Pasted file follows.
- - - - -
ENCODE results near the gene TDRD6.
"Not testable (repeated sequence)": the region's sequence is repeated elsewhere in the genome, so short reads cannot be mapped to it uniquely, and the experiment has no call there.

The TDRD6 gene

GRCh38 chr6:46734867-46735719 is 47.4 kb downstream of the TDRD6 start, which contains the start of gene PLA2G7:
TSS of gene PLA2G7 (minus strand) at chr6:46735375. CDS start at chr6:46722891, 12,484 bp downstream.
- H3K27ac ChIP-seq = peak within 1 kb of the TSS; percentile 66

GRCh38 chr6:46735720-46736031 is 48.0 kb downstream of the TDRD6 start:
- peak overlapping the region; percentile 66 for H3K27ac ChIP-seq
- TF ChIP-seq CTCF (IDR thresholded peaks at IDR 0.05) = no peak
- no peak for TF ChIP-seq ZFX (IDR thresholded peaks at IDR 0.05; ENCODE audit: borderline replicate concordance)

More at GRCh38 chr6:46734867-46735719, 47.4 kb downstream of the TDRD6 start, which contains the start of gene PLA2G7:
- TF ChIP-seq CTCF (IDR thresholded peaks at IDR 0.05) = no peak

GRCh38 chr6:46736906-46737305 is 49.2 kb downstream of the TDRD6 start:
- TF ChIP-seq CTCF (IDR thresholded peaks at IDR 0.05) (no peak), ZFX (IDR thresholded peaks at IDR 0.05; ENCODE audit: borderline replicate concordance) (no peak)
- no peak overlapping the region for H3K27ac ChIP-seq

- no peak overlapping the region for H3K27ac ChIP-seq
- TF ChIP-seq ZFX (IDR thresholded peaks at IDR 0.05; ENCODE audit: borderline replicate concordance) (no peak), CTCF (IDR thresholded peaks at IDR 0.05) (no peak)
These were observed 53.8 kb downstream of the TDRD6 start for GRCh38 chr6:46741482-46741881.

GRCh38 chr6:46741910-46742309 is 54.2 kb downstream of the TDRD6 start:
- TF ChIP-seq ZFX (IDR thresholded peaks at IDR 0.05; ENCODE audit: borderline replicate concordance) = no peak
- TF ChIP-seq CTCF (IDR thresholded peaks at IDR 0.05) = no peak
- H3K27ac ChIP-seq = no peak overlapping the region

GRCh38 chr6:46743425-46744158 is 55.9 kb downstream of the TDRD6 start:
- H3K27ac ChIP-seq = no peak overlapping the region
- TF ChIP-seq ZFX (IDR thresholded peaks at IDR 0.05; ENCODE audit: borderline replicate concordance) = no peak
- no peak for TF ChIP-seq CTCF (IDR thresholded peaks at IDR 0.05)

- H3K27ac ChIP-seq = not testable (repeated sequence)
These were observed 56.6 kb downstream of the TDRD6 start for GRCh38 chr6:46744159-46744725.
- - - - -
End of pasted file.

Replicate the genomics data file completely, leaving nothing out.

ENCODE results near the gene TDRD6.
"Not testable (repeated sequence)": the region's sequence is repeated elsewhere in the genome, so short reads cannot be mapped to it uniquely, and the experiment has no call there.

The TDRD6 gene

GRCh38 chr6:46734867-46735719 is 47.4 kb downstream of the TDRD6 start, which contains the start of gene PLA2G7:
TSS of gene PLA2G7 (minus strand) at chr6:46735375. CDS start at chr6:46722891, 12,484 bp downstream.
- H3K27ac ChIP-seq = peak within 1 kb of the TSS; percentile 66

GRCh38 chr6:46735720-46736031 is 48.0 kb downstream of the TDRD6 start:
- peak overlapping the region; percentile 66 for H3K27ac ChIP-seq
- TF ChIP-seq CTCF (IDR thresholded peaks at IDR 0.05) = no peak
- no peak for TF ChIP-seq ZFX (IDR thresholded peaks at IDR 0.05; ENCODE audit: borderline replicate concordance)

More at GRCh38 chr6:46734867-46735719, 47.4 kb downstream of the TDRD6 start, which contains the start of gene PLA2G7:
- TF ChIP-seq CTCF (IDR thresholded peaks at IDR 0.05) = no peak

GRCh38 chr6:46736906-46737305 is 49.2 kb downstream of the TDRD6 start:
- TF ChIP-seq CTCF (IDR thresholded peaks at IDR 0.05) (no peak), ZFX (IDR thresholded peaks at IDR 0.05; ENCODE audit: borderline replicate concordance) (no peak)
- no peak overlapping the region for H3K27ac ChIP-seq

- no peak overlapping the region for H3K27ac ChIP-seq
- TF ChIP-seq ZFX (IDR thresholded peaks at IDR 0.05; ENCODE audit: borderline replicate concordance) (no peak), CTCF (IDR thresholded peaks at IDR 0.05) (no peak)
These were observed 53.8 kb downstream of the TDRD6 start for GRCh38 chr6:46741482-46741881.

GRCh38 chr6:46741910-46742309 is 54.2 kb downstream of the TDRD6 start:
- TF ChIP-seq ZFX (IDR thresholded peaks at IDR 0.05; ENCODE audit: borderline replicate concordance) = no peak
- TF ChIP-seq CTCF (IDR thresholded peaks at IDR 0.05) = no peak
- H3K27ac ChIP-seq = no peak overlapping the region

GRCh38 chr6:46743425-46744158 is 55.9 kb downstream of the TDRD6 start:
- H3K27ac ChIP-seq = no peak overlapping the region
- TF ChIP-seq ZFX (IDR thresholded peaks at IDR 0.05; ENCODE audit: borderline replicate concordance) = no peak
- no peak for TF ChIP-seq CTCF (IDR thresholded peaks at IDR 0.05)

- H3K27ac ChIP-seq = not testable (repeated sequence)
These were observed 56.6 kb downstream of the TDRD6 start for GRCh38 chr6:46744159-46744725.